A tragic story of a daughter being in the troubling position of having to advise authorities that her own mother has murdered three men.
The story starA tragic story of a daughter being in the troubling position of having to advise authorities that her own mother has murdered three men.
The story starts in the 1940’s when having already abandoned four children and another husband (unbeknown to anyone at this time), Dulcie Bodsworth murders in a calculation fashion, the murder of her current husband, and the father of her three children.
Hazel is 9 at this time and knows something isn’t quite right. Not only does she witness canoodling and secrets between her mother and another man, she knows her beloved dad would not have fallen in a river and drowned. A poor family, living in tents along a country NSW town, her father returns from hospital physically incapacitated by rheumatoid arthritis. Not a well man at all, Dulcie feigns love and understanding and tucks him in to bed at 6.00pm, while she goes to sleep in the other tent, with the other man! Hazel’s father is dead, presumed drowned, the next day. Years later on exhumation, large traces of arsenic were detected.
Thus proceeds two more murders, Dulcie is a manipulative woman, putting on airs and graces and always a good image in public. Never forming close enough ties in a community so she can make a hasty exit whenever the mood strikes. She even baked cakes and scones for the local constabulary! Years later she forms a friendship with and baked for Morris Iemma, who considered nominating Dulcie for an Order of Australia Medal. With a quiet word from the local police, this was quickly abandoned.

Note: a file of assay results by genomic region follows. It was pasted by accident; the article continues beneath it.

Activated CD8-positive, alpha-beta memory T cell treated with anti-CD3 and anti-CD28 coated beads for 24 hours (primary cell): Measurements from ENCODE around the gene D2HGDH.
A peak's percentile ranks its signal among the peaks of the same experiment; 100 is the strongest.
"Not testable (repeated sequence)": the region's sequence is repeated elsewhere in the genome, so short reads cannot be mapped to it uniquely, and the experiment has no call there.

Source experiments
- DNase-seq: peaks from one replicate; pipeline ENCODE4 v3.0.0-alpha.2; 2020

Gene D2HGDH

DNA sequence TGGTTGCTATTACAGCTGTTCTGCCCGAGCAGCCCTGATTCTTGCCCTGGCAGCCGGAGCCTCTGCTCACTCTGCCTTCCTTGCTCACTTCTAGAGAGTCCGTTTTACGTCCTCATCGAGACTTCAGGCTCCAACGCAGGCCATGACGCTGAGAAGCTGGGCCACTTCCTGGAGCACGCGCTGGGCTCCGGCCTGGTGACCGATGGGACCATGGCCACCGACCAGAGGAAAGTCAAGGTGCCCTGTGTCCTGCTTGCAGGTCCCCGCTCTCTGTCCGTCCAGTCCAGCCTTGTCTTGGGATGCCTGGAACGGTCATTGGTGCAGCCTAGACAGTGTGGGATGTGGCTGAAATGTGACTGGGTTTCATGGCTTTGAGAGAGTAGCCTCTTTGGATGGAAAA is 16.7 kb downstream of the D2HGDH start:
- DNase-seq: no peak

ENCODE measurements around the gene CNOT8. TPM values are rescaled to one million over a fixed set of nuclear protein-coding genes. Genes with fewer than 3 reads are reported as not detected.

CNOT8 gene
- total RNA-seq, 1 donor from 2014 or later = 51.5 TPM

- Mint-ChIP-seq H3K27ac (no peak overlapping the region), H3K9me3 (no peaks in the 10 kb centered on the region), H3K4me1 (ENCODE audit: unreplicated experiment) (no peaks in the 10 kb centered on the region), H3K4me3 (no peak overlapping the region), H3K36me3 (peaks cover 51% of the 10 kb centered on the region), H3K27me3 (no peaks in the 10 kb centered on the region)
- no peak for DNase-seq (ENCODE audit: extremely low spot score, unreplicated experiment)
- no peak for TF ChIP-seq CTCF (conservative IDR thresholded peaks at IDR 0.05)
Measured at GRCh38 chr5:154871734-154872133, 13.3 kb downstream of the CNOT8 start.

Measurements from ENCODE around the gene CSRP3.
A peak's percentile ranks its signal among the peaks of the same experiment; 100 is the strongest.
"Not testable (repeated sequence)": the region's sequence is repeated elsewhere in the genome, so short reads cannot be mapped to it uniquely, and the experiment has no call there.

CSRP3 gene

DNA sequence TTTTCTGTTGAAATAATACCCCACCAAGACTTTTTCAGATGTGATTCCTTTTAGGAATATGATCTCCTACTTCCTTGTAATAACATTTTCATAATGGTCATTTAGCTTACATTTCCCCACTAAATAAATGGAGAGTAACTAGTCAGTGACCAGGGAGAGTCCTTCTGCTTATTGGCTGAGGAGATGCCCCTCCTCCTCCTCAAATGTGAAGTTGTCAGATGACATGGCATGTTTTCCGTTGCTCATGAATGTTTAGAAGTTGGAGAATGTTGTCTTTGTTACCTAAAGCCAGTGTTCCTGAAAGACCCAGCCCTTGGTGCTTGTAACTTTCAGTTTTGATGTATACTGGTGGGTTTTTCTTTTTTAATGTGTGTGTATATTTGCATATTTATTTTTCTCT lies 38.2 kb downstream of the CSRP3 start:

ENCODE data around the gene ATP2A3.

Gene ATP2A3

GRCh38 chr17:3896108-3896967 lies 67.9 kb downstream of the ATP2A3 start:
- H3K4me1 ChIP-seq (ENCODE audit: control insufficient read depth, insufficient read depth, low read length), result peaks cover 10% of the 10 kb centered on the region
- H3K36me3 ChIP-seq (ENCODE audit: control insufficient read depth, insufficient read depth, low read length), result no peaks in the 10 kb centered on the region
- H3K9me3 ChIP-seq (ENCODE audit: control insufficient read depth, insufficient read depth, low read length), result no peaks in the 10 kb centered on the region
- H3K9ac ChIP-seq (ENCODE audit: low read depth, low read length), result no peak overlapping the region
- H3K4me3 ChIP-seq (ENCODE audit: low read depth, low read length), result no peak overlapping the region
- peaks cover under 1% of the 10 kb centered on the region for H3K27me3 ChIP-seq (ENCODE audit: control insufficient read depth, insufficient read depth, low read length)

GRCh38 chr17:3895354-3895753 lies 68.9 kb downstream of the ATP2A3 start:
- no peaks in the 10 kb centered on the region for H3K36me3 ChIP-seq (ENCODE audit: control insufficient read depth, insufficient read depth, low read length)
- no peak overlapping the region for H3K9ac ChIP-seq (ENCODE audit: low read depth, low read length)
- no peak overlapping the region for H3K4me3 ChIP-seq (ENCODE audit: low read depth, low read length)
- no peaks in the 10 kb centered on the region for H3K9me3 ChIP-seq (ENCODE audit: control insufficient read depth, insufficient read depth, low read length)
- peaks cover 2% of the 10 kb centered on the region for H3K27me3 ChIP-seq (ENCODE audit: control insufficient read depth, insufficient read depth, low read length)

Dulcie lacked empathy. Whilst not having been mentioned in the book, I would say she was a psychopath. She abandoned her children, forced them children to lie, failed to provide any stability (at times they were to sleep upright the car!) and lied to all who knew her. She was a trouble maker at her nursing home and even attempted to start a fire there. She lit numerous fires in her unit that she occupied before going into care.
Hazel suffered a nervous breakdown and realised her mother must be made accountable, and proceeded to stealthily advise another township’s police department of her mother’s wrongs. Hazel was lucky to find a loving husband, and despite Dulcie trying to kill him also, who always stood by her. Together they raised a family and fostered 101 children. Hazel states this was her way of making amends for the sins of her mother. Every child deserves to be loved, cared for and heard. This is about the only good I could see come out of this tragic story. She stood by her mother, continuing to visit until her death, stating she did not love her mother, but was doing the right thing by not abandoning her, as her mother did her.
Well written by Hazel, with contributions by Janet Fife-Yeomans using court documents and comments by friends and acquaintances; no one would ever forget Dulcie Bodsworth....more